Phoenix Park ‘cannot cope’ with traffic volumes, Minister says

NTA and planners must not factor park into transport routes according to new plan

Minister of State for OPW Patrick O’Donovan, pictured with chief park superintendent Margaret Gormley, speaking on the publication of a plan to reduce commuter traffic, speeds and parking in the Phoenix Park. Photograph: Dara Mac Dónaill

Minister of State for OPW Patrick O’Donovan, pictured with chief park superintendent Margaret Gormley, speaking on the publication of a plan to reduce commuter traffic, speeds and parking in the Phoenix Park. Photograph: Dara Mac Dónaill

Your Web Browser may be out of date. If you are using Internet Explorer 9, 10 or 11 our Audio player will not work properly.
For a better experience use Google Chrome, Firefox or Microsoft Edge.

 

Transport and planning authorities have to stop viewing Dublin’s Phoenix Park “as an avenue to O’Connell Street”, Minister of State for the Office of Public Works (OPW) has said.

The number of cars using the park had reached “saturation levels”, with 10 million driving through every year, and it “cannot cope with the volume of traffic funnelled into it on a daily basis”, Patrick O’Donovan said.

He was speaking on the publication of a plan to reduce commuter traffic, speeds and parking in the Phoenix Park and to encourage visitors to choose more sustainable travel options.

Agencies involved in planning transport routes to the city centre cannot factor the Phoenix Park into their traffic solutions, he said.

“I am speaking to the NTA [National Transport Authority], but also the greater Leinster local authorities, not only west Dublin, but south Meath and Kildare. They need to realise the road going through the centre of the Phoenix Park is not a national primary road. It is not a road that can be factored into their traffic modelling. It needs to be factored out.”

Bus corridors

Mr O’Donovan said he was anxious that planned dedicated bus corridors could have the effect of displacing more commuter traffic into the park.

“We are very conscious there are going to be proposed changes to bus corridors in the not-too-distant future,” he said. “Where is that traffic going to go? We are not working in a vacuum here, but we would appeal to other agencies not to work in a vacuum either, and when they are making changes in their respective areas of responsibility to be cognisant that we have a very fragile biosphere and environment we have to protect.”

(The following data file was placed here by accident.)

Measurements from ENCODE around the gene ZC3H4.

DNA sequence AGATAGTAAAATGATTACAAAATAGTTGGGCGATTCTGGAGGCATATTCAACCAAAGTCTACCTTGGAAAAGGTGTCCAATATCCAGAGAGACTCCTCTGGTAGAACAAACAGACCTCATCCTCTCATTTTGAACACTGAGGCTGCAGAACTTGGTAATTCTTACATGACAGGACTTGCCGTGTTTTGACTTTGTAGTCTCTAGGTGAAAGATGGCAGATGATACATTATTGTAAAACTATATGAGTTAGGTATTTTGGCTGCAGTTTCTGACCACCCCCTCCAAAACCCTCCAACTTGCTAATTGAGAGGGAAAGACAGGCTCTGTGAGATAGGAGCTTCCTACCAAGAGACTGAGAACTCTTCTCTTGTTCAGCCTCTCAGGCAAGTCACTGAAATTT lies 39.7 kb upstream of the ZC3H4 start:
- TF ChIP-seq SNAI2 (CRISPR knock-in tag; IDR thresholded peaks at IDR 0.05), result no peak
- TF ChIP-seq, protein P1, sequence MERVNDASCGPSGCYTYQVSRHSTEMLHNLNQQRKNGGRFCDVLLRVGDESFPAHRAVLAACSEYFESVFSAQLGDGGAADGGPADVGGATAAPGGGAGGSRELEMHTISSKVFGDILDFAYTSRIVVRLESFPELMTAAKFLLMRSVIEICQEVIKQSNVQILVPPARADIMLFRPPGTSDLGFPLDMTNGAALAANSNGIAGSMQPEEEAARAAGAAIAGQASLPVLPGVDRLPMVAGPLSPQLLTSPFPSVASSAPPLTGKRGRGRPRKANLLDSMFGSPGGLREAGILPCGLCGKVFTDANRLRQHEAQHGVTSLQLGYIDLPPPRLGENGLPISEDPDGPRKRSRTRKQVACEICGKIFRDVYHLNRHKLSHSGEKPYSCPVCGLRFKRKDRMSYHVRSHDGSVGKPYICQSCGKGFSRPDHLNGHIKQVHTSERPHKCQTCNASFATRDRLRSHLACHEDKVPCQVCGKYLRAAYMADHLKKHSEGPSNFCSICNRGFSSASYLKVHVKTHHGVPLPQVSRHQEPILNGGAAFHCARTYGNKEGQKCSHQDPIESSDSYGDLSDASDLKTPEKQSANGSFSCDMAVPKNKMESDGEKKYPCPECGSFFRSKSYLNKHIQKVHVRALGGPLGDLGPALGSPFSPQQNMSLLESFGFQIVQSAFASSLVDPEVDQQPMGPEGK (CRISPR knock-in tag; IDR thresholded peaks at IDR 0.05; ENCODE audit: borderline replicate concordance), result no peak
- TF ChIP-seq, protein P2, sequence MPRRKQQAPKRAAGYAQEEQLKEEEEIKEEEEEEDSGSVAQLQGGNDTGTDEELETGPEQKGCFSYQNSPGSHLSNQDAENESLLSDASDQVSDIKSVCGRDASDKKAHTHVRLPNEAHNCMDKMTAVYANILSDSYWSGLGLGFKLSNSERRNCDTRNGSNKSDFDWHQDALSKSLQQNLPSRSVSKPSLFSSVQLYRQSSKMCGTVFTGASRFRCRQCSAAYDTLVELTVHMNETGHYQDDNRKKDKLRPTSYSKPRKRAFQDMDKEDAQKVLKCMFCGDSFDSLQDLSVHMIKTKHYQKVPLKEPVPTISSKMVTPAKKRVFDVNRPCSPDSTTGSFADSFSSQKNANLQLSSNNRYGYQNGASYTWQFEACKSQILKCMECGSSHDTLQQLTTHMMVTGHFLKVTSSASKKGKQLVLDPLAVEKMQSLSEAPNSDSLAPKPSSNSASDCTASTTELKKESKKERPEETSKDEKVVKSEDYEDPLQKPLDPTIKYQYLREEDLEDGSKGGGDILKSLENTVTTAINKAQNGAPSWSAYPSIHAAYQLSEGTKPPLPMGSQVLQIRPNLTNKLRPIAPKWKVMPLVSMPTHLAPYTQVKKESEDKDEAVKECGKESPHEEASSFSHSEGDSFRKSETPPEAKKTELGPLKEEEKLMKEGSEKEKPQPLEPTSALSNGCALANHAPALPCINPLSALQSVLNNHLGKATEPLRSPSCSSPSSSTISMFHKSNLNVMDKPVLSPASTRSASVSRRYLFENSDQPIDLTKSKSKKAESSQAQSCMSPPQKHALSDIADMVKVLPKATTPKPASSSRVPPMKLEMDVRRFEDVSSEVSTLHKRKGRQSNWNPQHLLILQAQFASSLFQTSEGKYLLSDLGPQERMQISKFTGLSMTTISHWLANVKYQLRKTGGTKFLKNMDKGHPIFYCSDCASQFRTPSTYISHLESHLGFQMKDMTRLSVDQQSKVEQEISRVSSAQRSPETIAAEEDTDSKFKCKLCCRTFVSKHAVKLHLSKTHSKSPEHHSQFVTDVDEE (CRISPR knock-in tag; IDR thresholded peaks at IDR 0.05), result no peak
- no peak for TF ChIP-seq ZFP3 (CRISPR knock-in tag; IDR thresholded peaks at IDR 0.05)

News Digests

Stay on top of the latest newsSIGN UP HERE

In March of last year the OPW restricted car traffic in the park by closing most gates, with the exception of the Castleknock and Parkgate Street entrances, to encourage compliance with the 2km Covid-19 travel restriction. Mr O’Donovan last July ordered the gates to be reopened, saying the park was a “thoroughfare” for some commuters driving from Longford, Westmeath and Meath.

Speaking to The Irish Times this week he said that had just been a statement of fact.

“I was just stating the reality, that people are still using the park to commute. I wasn’t saying it was right or wrong, it was just a simple statement of fact,” he said. “I am not some sort of Neanderthal.”

However, he said his own attitude to the park had evolved.

“I was one of those people who parked for free on Chesterfield Avenue and walked down to the Ashling Hotel and got a Luas to go to Croke Park, but I have reflected on that and it’s not something I do anymore.”

Car parking

Car parking on Chesterfield Avenue was removed during the first pandemic wave last year to provide more space for cyclists. This measure will be retained, and the cones currently blocking cars will be replaced with permanent structures.

“Is it appropriate that Chesterfield Avenue, the entrance to the presidential residence Áras An Uachtaráin is one of the longest car parks in Dublin? As Minister for the OPW I have to say that it’s not.”

Mr O’Donovan said that while he was asking other agencies not to funnel traffic through the park, the OPW had to be mindful of the effect changes to the park could have on local communities.

“We would love to have a situation where we have no cars in the Phoenix Park, but I have to be very conscious that what we do in the park can have consequences for the urban villages around the park. They are our neighbours. I can’t lock the gates and dump our problems over the wall, and let our neighbours worry about it.

Tánaiste Leo Varadkar had made a submission to the consultation process on the plans cautioning against the closure of gates and roads in the park. However, Mr O’Donovan said this had no bearing on his decision-making.

“Absolutely not. Every submission carried the same weight,” he said. “But when the gates were closed people, often a lot of elderly people, were literally barricaded into their homes by people parking in front of their doors.”